You were called to Bible College. You were certain of God’s guidance and fully expected that when you graduated you’d be undertaking full-time ministry of some sort. In fact, you thought people would be knocking on your door. The opportunities, you’d been told, were many. The harvest was ripe and the workers were few. It was a fast-track to Christian work. But alas, you’ve waited, searched, applied and prayed and nothing’s happened. Rather than being a fast-track, Bible College seems more of a cul-de-sac.
Hope never wavered for the first few months since when you didn’t get some ministry opportunities to start with you were sure it was because God had something better in store for you. But as time has gone on, hope has flickered and then dimmed. You’re left confused, bewildered and wondering.
Did I get it wrong? Why has the church failed me? Why did college build up my hopes so much and the delivery has been so disappointing? What was the point of all that study, just to go back serving in a bar, or at my old job?
Not everyone who studies at ?ible College ends up in a ministry position. Why not? Here are some answers.
1. In my enthusiasm I misunderstood God’s call
After summer camps and festivals our enthusiasm level grew. We looked at those up front and envied them. We admired our youth leaders and pastors and genuinely wanted to be totally available to God. So we thought Bible College was the most natural route to follow.
The church were enthusiastic supporters, too. It’s a long time since they had anyone offering for ‘full-time service’ and so they perhaps didn’t scrutinize the call as carefully as they should. And the college…well, they needed students, and certainly needed their fees, so they welcomed me with open arms.
Let’s face it, we do make mistakes. But God is able to work in us even when we take a wrong direction. It’s what we do with the mistake that matters.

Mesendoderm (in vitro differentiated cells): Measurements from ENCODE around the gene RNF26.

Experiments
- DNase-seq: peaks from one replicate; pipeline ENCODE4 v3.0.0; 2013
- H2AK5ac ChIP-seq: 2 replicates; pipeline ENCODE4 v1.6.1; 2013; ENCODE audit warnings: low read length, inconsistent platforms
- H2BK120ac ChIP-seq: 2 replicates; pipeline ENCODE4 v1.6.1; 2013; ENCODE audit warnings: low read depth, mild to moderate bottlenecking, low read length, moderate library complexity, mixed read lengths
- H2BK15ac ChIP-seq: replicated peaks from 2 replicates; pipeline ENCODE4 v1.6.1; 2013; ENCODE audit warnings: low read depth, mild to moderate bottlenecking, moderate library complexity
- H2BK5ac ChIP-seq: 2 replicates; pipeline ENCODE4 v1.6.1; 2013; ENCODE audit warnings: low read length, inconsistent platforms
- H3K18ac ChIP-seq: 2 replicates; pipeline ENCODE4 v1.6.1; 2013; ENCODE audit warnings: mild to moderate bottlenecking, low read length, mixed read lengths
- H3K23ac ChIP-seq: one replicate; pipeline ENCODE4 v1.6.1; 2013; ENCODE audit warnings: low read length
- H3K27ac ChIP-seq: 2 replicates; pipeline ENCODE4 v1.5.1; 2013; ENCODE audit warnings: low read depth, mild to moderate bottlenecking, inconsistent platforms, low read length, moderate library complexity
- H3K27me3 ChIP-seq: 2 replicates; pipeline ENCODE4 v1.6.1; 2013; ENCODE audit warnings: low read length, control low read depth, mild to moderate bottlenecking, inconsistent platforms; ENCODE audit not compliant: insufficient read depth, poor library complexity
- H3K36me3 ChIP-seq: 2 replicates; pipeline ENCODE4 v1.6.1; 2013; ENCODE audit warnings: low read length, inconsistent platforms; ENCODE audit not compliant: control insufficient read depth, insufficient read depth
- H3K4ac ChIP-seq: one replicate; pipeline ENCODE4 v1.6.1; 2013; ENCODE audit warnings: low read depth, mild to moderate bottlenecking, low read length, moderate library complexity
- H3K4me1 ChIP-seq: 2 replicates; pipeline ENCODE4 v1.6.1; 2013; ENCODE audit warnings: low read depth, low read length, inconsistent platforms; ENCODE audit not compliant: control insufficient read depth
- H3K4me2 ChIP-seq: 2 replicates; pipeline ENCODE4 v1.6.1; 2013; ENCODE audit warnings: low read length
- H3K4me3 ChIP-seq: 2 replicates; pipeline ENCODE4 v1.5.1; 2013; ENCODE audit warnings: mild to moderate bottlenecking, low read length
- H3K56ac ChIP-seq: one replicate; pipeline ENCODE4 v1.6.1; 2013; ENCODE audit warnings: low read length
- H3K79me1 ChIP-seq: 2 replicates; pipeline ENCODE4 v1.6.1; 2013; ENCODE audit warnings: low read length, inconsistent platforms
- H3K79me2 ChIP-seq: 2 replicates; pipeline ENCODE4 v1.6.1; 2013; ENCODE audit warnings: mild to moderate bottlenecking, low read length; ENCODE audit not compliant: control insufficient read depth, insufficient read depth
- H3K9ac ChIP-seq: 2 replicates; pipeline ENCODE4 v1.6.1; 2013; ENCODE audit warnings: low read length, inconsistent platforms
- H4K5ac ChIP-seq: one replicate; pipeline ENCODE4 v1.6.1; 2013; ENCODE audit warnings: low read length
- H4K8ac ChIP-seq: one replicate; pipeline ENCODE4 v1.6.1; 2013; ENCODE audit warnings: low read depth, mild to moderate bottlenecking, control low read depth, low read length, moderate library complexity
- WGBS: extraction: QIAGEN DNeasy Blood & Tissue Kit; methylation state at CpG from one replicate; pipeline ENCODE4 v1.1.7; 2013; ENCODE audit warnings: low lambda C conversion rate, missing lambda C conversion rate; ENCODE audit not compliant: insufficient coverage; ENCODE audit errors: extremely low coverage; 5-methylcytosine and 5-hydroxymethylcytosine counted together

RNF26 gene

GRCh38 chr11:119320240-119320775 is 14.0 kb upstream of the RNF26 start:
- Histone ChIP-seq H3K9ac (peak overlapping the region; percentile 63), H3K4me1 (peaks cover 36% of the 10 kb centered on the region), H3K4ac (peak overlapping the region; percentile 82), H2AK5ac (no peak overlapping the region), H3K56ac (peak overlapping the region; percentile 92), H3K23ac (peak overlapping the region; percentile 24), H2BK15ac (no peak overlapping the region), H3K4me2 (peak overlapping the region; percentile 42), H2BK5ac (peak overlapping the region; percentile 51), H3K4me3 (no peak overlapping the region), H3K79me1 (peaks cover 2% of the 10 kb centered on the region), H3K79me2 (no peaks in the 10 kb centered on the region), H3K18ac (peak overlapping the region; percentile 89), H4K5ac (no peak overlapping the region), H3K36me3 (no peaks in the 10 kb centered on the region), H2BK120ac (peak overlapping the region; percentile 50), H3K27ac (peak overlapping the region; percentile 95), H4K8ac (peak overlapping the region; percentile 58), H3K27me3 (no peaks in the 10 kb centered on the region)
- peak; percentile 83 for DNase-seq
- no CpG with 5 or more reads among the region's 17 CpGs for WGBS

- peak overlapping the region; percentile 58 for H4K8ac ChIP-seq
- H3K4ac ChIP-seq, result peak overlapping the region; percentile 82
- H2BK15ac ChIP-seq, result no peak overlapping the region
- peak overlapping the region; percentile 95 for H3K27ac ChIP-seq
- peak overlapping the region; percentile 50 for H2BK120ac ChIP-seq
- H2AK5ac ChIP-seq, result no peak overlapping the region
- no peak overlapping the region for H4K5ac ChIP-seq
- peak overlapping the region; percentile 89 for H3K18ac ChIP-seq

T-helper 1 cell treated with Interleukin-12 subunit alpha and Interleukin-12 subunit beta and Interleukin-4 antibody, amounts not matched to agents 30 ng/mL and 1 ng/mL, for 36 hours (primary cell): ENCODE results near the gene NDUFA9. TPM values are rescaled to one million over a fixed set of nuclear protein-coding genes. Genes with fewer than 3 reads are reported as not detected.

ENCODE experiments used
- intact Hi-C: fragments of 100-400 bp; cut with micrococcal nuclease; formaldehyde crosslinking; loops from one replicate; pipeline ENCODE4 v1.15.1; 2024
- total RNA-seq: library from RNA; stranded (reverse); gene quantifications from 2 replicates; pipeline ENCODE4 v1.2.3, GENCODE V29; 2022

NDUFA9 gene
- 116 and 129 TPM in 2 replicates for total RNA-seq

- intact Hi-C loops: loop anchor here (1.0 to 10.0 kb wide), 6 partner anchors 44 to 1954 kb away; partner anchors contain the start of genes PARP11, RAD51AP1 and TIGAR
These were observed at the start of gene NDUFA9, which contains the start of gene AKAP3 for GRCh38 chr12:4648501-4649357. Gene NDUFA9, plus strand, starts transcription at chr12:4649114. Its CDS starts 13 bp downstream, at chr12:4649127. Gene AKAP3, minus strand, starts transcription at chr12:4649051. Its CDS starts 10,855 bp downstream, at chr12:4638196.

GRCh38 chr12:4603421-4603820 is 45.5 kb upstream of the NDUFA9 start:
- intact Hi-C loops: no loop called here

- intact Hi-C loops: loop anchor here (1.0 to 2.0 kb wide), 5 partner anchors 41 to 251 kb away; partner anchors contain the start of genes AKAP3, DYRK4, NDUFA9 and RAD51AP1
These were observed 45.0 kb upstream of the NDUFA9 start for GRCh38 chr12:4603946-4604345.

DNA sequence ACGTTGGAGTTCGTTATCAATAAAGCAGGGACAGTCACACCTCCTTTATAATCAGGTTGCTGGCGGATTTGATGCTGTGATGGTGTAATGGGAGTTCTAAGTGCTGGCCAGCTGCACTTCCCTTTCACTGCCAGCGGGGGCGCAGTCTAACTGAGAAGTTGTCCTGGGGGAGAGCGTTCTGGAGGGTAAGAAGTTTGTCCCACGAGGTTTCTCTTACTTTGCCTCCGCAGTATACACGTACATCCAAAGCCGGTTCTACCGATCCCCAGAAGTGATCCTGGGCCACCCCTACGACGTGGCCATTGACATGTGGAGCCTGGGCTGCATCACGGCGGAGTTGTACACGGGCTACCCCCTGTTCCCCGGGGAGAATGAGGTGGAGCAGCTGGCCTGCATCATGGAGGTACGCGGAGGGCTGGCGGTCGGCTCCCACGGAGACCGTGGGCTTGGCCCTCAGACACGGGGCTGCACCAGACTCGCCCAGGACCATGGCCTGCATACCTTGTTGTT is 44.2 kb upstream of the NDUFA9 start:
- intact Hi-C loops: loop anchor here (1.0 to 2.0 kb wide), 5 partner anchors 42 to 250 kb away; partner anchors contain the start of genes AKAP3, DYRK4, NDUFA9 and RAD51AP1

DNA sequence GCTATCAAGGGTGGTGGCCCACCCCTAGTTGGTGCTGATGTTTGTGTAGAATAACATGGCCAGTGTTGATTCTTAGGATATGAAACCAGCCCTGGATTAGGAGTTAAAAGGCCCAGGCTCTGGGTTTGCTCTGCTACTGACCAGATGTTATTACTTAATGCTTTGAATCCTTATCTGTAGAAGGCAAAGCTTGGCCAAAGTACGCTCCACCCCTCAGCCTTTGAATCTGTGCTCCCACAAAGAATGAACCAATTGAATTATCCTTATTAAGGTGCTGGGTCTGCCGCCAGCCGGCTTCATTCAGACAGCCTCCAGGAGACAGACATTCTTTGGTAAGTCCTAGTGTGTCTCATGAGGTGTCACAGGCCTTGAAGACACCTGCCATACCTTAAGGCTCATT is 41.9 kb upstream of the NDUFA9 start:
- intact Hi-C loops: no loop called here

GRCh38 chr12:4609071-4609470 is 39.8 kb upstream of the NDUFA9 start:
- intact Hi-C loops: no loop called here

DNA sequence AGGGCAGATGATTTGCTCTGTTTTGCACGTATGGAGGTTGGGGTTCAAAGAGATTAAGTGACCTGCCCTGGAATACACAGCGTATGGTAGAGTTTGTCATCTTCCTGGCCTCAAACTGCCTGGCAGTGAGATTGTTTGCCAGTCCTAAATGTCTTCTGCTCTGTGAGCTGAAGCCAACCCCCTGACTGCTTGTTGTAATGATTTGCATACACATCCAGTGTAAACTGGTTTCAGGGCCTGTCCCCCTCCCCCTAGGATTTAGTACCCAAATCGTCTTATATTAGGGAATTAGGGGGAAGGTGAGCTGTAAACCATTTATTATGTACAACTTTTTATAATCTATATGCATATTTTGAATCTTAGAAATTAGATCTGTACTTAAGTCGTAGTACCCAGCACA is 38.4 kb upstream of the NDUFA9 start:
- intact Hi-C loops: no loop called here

2. It was a right step to take but I had a wrong expectation about the outcome
Bible College turned out to be a great time. It provided you with a great education and you came away with a University diploma or degree which would be worth a great deal in the world outside the church. You came away knowing much more about your faith than when you started.
True, you aren’t as confident about some things, but, then, perhaps you shouldn’t have been so confident about some of them in the first place. True you came away realising that while the gospel is ‘simple’ it’s never simplistic. You even perhaps came away with more questions than answers, which can be a sign of maturity. You certainly came away with great friendships which will last for life.
But God’s plan for you was to give you the opportunity of college, rather than give you a job at the end of it. Perhaps it wasn’t a mistake to go. What was wrong was not studying the course, but assuming that it would lead you automatically to a ‘full-time ministry position’.
Perhaps God just wanted you to do some growing up and maturing in the faith, which is never a bad thing for his disciples and will benefit any Christian community whether you end up as a leader or not.